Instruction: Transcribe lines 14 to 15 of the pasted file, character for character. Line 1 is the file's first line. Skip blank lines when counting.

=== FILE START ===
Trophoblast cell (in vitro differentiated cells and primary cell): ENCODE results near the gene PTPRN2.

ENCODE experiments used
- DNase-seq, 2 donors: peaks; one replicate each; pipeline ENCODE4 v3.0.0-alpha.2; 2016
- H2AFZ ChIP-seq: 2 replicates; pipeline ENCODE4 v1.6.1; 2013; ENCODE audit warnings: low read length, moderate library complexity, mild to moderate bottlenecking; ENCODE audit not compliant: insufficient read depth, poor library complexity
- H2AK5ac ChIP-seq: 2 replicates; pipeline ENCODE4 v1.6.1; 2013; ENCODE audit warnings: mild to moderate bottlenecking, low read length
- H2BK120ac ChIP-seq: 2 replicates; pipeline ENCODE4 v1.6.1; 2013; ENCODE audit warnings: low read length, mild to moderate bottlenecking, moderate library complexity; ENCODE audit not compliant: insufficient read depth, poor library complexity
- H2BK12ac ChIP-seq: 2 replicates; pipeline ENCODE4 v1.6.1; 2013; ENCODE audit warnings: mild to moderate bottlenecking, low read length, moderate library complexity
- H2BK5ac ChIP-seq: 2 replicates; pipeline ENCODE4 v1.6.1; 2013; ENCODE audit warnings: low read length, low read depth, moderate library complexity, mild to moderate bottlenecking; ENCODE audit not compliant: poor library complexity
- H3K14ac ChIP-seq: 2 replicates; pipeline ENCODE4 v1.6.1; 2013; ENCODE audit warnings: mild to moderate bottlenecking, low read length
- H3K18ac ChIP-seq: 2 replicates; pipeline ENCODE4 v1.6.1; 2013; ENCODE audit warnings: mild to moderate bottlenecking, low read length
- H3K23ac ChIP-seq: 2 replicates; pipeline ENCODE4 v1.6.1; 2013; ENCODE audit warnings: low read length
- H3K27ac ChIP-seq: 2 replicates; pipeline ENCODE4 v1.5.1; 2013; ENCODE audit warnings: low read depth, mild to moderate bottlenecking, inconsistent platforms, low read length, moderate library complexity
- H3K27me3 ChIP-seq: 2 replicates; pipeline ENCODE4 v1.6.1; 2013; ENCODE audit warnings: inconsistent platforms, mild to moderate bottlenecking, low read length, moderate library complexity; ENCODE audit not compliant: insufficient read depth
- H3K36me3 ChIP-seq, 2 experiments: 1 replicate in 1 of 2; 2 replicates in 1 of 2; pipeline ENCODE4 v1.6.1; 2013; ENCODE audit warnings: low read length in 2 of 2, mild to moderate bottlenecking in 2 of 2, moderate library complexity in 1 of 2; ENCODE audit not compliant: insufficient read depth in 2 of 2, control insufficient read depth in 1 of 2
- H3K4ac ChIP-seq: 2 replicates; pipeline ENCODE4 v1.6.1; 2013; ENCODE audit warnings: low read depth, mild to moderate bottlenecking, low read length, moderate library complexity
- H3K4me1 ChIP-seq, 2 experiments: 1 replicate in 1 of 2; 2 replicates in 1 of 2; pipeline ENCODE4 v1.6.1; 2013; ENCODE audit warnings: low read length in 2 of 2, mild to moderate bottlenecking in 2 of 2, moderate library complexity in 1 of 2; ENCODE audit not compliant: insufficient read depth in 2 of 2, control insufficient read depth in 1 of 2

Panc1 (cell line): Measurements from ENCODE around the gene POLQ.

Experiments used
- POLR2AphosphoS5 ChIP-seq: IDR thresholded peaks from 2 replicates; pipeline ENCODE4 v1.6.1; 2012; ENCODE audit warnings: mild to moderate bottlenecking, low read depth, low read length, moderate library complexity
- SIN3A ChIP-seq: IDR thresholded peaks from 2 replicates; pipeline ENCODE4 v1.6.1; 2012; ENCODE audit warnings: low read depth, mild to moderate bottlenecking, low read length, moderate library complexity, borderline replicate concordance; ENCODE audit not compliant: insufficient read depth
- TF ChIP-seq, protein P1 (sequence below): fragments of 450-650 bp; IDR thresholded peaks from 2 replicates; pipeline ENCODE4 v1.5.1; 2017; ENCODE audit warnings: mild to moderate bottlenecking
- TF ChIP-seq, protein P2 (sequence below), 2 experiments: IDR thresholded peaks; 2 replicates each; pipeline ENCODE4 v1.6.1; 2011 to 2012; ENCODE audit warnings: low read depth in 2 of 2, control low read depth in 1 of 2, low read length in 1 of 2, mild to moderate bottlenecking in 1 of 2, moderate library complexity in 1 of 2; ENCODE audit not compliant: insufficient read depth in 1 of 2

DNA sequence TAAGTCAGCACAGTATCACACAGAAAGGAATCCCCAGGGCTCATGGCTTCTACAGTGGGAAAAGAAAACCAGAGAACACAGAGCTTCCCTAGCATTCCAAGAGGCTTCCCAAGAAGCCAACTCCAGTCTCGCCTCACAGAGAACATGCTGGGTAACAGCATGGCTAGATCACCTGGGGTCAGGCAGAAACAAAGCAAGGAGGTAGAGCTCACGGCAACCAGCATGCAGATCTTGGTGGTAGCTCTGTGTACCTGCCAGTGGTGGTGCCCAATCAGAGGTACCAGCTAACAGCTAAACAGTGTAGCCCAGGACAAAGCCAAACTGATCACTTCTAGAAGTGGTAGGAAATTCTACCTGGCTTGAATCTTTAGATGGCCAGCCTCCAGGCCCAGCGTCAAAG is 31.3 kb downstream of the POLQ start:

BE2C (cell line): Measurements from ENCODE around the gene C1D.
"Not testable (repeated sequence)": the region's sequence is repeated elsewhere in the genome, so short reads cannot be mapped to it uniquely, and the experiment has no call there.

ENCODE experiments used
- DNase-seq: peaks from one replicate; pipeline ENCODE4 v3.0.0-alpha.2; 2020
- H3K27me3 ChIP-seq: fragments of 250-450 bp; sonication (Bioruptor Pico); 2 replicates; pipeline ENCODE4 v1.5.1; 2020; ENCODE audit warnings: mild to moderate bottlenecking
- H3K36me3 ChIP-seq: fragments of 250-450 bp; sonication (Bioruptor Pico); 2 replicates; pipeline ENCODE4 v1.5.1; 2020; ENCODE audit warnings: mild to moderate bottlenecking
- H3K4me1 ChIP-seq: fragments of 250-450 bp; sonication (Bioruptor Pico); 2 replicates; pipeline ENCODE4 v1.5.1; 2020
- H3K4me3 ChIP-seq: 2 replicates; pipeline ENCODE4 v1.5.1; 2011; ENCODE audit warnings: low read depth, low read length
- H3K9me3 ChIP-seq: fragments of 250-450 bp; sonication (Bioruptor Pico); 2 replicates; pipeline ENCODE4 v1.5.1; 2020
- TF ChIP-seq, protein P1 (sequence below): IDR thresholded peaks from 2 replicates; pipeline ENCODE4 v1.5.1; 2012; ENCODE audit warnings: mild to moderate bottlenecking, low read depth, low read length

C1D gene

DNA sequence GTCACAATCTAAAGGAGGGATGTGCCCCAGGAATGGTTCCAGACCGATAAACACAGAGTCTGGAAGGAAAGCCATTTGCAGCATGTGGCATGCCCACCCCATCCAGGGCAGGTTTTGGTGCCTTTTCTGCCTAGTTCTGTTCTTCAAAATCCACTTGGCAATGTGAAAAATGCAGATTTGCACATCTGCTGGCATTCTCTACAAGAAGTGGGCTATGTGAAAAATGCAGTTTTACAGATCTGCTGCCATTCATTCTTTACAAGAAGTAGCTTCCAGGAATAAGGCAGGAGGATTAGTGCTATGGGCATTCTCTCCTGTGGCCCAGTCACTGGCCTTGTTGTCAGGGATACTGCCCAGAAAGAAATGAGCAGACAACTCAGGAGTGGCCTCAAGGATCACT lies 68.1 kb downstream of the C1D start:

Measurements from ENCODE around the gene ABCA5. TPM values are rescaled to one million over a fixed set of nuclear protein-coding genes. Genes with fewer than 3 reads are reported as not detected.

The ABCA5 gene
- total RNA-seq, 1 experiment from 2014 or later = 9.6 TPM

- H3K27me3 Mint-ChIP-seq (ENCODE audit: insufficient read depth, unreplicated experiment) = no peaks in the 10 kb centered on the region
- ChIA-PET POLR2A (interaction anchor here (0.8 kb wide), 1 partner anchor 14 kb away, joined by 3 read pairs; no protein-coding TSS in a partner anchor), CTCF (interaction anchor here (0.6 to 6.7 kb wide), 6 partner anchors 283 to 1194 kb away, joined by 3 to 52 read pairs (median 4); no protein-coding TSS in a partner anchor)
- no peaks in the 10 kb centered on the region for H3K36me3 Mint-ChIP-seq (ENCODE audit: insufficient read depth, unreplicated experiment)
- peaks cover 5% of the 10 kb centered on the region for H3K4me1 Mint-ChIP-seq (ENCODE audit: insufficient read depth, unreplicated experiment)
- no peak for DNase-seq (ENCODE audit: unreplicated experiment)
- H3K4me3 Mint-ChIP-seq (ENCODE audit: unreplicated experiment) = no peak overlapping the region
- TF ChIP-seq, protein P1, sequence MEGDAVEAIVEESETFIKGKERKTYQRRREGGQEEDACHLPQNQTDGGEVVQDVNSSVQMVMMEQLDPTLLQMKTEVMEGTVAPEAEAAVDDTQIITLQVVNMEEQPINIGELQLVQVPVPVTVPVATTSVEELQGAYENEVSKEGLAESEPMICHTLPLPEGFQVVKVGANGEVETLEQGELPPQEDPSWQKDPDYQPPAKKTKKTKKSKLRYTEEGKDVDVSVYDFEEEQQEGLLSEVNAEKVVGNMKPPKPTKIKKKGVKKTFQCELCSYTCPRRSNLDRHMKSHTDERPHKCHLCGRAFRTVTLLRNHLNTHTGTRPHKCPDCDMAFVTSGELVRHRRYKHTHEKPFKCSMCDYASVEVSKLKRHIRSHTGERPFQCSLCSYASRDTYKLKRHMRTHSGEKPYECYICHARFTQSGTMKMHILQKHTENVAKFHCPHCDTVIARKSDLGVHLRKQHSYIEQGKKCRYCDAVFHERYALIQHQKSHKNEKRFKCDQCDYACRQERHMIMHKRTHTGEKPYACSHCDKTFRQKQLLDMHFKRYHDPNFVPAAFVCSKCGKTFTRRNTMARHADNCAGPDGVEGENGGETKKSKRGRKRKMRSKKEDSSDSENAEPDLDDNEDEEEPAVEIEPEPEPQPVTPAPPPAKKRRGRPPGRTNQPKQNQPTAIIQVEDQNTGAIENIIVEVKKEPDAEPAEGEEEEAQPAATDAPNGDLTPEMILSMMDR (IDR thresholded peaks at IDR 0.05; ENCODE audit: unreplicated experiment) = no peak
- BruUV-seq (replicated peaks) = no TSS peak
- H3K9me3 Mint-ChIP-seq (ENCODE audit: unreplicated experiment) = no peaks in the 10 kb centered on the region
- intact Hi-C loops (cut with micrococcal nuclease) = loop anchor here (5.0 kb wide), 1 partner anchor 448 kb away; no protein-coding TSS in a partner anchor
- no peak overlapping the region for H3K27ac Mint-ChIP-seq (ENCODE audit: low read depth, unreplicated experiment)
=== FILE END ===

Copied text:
- H3K36me3 ChIP-seq, 2 experiments: 1 replicate in 1 of 2; 2 replicates in 1 of 2; pipeline ENCODE4 v1.6.1; 2013; ENCODE audit warnings: low read length in 2 of 2, mild to moderate bottlenecking in 2 of 2, moderate library complexity in 1 of 2; ENCODE audit not compliant: insufficient read depth in 2 of 2, control insufficient read depth in 1 of 2
- H3K4ac ChIP-seq: 2 replicates; pipeline ENCODE4 v1.6.1; 2013; ENCODE audit warnings: low read depth, mild to moderate bottlenecking, low read length, moderate library complexity